winning run in the seventh inning as the streaking Cleveland
Indians handed the New York Yankees their straight loss,
3-2, last night.
Ex-Yankee Pat Dobson, with relief help from Dave LaRoche
and Jim Kern, became the first 10-game winner in the American
League as the Indians grabbed their third straight victory and
moved within six games of the first-place Yankees in the
American League East. It was the seventh straight victory
for Dobson, who has lost five times.

THIRD BASEMAN GREG NETTLES knocks do wn a throw as Cleveland's Rick Manning
in head first. Cleveland won, 3-2.

Major League S

W L Pet. GB
Philadelphia 50 20 .714 -
Pittsburgh 41 29 .586 9
New York 40 37 .519 13'--
St. Louis 31 41 .425 20r- '
Chicago 30 43 .411 u1!a
Montreal 24 43 .358 24?
Cincinnati 46 29 .613 -
Los Angeles 42 34 .553 4.
San Diego 39 36 .520 7
Atlanta 14 41 .453 12
Houston 34 41 453 11
San Francisco 31 47 .397 161'
Night tames not included
Yesterday's Results
New York 13, St. Louis 0
Philadelphia at Montreal, ppd.,
Los Angeles at san Diego, n
Only games scheduled
Today's Gamnes
Houston (Richard 7-9 and An-
duar 3-4) at Cincinnati (Zachry
7-3 and Norman 6-1), 2, 5:30 p.m.
Chicago Istone 0-0) at New York
(Koosman 7-6), 8:05 P.m.
Philadelphia (Underwood 4-1) at
Pittsburgh (Reuss 7-5), 8:05 p.m.
Montreal (Fryman 8-5) at St.
Louis (McGlothen 6-7), 8:30 p.m.
Los Angeles (Sutton 7-7) at San
Diego (Foster 2-4), 10 p.m.
Atlanta (Messersmith 7-6) at San
Francisco (Montefusro 7-7), 11 p.m.

New Y

tandings. U.S. pulls out of Davis Cup to
EastW L Pct. GL p test use as politCal forum
ork 43 27 .614 -t
d 37 33 .529 6
35 35 .500 8 By The Associated Press This rule change required a two-thirds ma
ore 38 LONDON - The United States pulled out of ity, but it got only 32 votes in favor with
kee 26 41 .388 t, the Davis Cup tennis competition and resigned against. The two votes on the similar res
West from the ruling organization yesterday to pro tions produced identical ballots.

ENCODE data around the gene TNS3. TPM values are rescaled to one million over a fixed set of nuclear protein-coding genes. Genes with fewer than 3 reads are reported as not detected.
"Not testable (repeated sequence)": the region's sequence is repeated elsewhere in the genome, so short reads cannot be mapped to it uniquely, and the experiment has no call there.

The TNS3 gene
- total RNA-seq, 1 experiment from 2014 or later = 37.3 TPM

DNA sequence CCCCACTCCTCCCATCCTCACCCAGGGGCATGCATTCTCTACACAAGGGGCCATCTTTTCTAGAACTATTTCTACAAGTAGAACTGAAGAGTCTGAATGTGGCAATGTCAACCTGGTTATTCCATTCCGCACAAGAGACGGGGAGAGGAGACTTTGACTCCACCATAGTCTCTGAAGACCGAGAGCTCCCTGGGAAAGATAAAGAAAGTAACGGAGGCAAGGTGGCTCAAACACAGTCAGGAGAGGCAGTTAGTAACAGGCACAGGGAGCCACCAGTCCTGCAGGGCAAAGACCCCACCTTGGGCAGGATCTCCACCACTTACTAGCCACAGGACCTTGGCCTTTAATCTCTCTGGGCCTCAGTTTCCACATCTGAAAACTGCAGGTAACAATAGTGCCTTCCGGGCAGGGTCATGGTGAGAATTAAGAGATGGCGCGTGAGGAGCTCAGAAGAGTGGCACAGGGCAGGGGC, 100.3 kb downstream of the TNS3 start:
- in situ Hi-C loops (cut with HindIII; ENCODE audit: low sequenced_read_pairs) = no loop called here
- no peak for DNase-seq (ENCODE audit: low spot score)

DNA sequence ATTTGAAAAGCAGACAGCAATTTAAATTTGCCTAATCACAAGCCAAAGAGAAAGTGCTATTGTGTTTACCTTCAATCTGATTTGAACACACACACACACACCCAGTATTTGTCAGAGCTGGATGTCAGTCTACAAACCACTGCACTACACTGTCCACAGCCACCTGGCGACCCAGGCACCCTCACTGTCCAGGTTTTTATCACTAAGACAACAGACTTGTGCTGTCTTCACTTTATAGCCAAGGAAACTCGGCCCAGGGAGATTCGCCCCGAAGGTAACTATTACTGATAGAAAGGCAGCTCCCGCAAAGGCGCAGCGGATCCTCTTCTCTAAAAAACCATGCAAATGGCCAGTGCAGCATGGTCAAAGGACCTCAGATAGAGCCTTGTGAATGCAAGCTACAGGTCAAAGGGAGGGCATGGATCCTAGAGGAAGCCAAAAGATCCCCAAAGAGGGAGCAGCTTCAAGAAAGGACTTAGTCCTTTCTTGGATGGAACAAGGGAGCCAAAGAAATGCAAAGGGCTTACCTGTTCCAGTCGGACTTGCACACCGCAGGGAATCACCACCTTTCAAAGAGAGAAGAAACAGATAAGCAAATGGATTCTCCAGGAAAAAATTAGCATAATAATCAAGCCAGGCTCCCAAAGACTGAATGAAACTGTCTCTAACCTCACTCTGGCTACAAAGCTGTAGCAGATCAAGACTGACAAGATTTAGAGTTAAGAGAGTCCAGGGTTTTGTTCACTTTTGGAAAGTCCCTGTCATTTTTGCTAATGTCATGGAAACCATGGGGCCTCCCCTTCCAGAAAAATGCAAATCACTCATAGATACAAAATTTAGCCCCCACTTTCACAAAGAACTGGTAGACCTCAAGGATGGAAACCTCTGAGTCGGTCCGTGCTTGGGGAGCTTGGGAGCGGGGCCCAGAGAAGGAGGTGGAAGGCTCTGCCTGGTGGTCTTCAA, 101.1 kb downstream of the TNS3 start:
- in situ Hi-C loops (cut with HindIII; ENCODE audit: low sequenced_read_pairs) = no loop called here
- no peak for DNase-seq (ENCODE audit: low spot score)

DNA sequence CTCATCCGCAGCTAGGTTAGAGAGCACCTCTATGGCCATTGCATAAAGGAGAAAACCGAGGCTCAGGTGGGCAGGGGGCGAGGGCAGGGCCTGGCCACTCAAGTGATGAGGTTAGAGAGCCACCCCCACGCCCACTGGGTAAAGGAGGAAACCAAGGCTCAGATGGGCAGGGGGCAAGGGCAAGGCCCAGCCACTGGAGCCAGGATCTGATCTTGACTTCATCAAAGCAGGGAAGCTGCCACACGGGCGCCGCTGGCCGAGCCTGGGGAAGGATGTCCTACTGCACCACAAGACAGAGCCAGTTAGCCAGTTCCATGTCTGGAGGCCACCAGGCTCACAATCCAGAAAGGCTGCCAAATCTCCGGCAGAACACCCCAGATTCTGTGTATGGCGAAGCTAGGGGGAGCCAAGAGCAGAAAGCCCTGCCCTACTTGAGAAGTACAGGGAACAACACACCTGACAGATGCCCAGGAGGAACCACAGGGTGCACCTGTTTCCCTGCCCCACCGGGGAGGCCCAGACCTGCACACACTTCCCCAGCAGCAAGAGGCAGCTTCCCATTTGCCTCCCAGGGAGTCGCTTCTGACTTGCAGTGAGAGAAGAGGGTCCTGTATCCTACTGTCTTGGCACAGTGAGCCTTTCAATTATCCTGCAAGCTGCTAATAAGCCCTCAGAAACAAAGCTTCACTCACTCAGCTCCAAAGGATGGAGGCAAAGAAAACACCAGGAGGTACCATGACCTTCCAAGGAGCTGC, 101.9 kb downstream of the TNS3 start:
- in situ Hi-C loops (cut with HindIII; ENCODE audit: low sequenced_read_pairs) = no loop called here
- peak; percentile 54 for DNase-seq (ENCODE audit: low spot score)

40 30 .53 test political meddling. France and Britain with-
d 37 38 .493 8'/ drew from the 1977 tournament but remained as THE UNITED STATES announced before
0a 33 39.465 1 members of the Davis Cup Committee, at least second vote that it planned to leave the com
nia 32 45 .416 14% for the present. tition and organization if the motion was def'


Yesterday's Games
Detroit 2 ,Baltimore 0
Cleveland 3, New York 2
Milwaukee 0, noston 5
okland 5,Kansas City 2
California 2, Chicago 1
Today's Games
New York (Hunter 9-7) at Cleve-
land (Waits 2-2), 7:30 p.m.
Detroit (Fidrych 8-1) at Baltimore
(Palmer 9-7), 7:30 p.m.
Bloston (Pole 3-4) at Milwaukee
(Augustine 2-4), 8:30 p.m.
Oakland (Blue 6-6) at Kansas City
(Busby 3-1), 8:30 p.m.
California (Kirkwood 2-7) at Min-
nesota (Hughes 4-8), 9 p.m.
Texas (Blyleven 6-8) at Chicago
(Johnson 5-7), 9 p.m.

Joseph E. Carrico of Chicago, a vice president
of the U. S. Tennis Association and chairman of
the U. S. Davis Cup Committee, told a news con-
ference, "Governments have been making deci-
sions about scho plays tennis. We think this is
THE BREAKING poin~t came over the issue of
some countries refusing to play South Africa.
The United States put two similar resolutions
before the annual meeting of the Davis Cup Com-
mittee imposing suspensions from the competi-
tion for one or more years on countries with-
drawing because of political interference or gov-
ernment action.

ed. After the vote, this decision was confirmed.
The future of the Davis Cup as a major com-
petition was left in doubt. The draw for the 1977
tournament will be held Saturday, without par-
ticipation by the United States, Britain and
France. Carrico said "I would guess that other
nations might follow" the United States' lead-
WHEN NEWSMEN asked Carrico if it might
not be better to stay in the organization and try
to change it, he replied, "We are tired of the
fight. A substantial number of the representa-
tives there do not know a tennis ball from a golf
ball. They are there to vote as their govern-
ments tell them."